I hate being both the one that causes you pain and the one that teaches you how to cope with your pain. Maybe somehow in the midst of my brokenness you will learn skills to keep your heart from hardening and scarring and forgetting how to love. My prayer is that you learn more from me about embracing your feelings than you do about hurting. And I will keep trying. . .and I will do better. Even tonight, I have some thoughts about how to keep this from happening again. Baths after dinner, not before. . .deep breaths when I feel myself getting upset. . .forcing a quiet, low voice when I feel the urge to shout. . .And I hope by making that small change, I really will be different the next time I’m upset about something as silly as maple syrup. Thank you, all three, for teaching me so much about love and grace and forgiveness and second chances.

Love, Mama

Keep on Dancin’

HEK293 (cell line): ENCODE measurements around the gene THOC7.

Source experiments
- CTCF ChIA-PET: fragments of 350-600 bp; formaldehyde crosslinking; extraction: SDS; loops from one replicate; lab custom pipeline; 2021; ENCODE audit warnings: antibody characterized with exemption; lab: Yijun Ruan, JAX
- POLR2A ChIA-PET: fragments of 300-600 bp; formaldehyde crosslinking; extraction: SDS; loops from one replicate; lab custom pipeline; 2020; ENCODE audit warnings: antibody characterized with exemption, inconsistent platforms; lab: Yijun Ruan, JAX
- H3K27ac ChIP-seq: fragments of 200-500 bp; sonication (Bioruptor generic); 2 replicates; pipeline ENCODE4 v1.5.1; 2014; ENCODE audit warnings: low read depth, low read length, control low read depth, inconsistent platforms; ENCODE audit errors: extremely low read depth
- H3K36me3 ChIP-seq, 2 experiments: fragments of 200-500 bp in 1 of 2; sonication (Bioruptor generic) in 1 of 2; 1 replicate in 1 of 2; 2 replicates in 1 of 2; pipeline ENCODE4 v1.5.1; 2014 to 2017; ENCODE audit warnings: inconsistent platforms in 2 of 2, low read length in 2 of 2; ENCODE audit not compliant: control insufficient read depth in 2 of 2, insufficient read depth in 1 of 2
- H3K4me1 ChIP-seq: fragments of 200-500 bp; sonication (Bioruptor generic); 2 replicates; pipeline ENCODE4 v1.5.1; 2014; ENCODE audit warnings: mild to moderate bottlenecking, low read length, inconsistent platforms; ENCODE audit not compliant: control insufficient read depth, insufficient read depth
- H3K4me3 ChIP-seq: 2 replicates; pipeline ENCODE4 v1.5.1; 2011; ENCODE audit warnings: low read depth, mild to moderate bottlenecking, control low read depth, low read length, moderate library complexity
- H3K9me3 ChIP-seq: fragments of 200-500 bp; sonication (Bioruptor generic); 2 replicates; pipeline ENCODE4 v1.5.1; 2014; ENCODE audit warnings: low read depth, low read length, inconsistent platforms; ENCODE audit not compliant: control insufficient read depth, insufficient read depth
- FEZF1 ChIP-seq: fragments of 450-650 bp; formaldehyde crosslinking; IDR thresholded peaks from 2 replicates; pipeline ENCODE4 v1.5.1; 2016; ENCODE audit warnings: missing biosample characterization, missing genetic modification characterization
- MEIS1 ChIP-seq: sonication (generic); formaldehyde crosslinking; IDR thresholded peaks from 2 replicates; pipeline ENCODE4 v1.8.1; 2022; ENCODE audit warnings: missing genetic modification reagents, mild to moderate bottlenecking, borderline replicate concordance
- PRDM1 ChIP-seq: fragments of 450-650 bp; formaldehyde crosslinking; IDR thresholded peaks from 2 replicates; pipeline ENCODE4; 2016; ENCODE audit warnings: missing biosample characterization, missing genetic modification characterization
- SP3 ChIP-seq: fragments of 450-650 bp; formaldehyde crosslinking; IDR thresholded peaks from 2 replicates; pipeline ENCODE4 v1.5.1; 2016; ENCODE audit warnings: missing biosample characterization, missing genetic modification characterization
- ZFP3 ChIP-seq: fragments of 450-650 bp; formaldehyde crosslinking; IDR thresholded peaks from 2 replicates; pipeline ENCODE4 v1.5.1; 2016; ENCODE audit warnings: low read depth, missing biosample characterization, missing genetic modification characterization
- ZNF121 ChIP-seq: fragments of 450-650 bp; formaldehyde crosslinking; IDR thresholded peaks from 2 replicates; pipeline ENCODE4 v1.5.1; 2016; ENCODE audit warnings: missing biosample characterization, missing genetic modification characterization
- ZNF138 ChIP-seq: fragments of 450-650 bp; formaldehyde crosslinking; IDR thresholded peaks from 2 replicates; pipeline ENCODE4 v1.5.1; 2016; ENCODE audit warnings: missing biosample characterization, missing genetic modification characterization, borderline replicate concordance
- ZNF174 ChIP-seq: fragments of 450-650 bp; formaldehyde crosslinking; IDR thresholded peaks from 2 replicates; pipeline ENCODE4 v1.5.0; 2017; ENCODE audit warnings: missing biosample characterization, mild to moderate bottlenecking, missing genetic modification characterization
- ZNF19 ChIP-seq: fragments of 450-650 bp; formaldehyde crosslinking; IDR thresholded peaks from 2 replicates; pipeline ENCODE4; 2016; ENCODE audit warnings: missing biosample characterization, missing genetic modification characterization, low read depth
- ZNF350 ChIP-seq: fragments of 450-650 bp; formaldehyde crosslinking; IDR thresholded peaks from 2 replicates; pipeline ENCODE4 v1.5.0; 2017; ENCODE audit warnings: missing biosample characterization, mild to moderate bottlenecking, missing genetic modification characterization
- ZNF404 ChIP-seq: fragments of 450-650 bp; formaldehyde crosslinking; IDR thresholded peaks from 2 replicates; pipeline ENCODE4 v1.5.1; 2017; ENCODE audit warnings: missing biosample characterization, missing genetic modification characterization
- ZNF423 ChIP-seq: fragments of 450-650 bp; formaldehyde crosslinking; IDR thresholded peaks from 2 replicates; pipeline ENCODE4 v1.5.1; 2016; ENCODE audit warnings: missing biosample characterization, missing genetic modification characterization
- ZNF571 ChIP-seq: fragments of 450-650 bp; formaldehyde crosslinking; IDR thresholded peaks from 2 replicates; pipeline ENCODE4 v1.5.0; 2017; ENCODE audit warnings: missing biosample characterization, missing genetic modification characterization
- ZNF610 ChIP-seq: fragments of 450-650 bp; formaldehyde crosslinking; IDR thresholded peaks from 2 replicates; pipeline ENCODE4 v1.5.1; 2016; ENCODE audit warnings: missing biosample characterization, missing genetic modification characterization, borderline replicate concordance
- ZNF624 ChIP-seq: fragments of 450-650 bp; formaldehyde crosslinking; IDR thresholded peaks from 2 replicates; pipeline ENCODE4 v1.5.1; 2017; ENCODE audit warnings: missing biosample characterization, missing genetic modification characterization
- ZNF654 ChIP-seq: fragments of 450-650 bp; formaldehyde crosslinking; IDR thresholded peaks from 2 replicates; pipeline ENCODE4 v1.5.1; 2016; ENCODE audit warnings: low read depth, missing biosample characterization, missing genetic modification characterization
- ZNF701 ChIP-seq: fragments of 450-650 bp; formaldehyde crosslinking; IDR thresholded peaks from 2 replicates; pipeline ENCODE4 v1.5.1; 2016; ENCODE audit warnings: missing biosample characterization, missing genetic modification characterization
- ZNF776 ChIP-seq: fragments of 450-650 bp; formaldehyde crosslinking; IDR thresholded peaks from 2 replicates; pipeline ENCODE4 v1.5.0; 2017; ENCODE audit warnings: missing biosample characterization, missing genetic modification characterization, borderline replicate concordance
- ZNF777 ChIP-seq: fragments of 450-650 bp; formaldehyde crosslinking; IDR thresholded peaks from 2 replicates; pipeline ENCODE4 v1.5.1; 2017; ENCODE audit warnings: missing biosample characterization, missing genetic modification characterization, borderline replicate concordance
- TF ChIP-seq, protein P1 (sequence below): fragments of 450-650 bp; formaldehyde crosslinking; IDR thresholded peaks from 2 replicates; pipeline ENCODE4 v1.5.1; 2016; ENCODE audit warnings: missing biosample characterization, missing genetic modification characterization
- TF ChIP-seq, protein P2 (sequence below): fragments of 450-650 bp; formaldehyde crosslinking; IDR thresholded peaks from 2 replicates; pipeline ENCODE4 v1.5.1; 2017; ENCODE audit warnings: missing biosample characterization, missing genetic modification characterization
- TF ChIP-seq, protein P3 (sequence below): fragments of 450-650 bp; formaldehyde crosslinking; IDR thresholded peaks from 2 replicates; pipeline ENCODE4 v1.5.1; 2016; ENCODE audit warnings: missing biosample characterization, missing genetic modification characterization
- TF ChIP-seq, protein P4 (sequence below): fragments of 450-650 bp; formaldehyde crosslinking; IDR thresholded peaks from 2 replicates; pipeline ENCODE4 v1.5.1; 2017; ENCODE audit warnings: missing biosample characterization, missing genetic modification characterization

Dear Youngest Daughter:

Exuberant. That is the word that comes to my mind every time I attempt to describe you. You are so full of life it takes my breath away sometimes. You live life in the extremes of emotion. One minute you are on the highs of euphoric happiness, the next in the midst of a tantrum to rival all tantrums. . .but your happyexuberantloudsingy place tends to be where you most often dwell. And I love this about you.

You were my happiest, most content baby by far. Nothing much bugged you. You slept all night by 6 weeks. Rarely cried. Loved to snuggle. As you left babyhood and grew into a toddler, you kept that constant smile mostly in place. Now as you navigate the opinionated side of toddler-hood, you still smile most of the time, but the turmoil of wanting your own way often clouds your sunny sky with very stormy storm clouds. And this is is where this broken mommy is learning her lessons these days.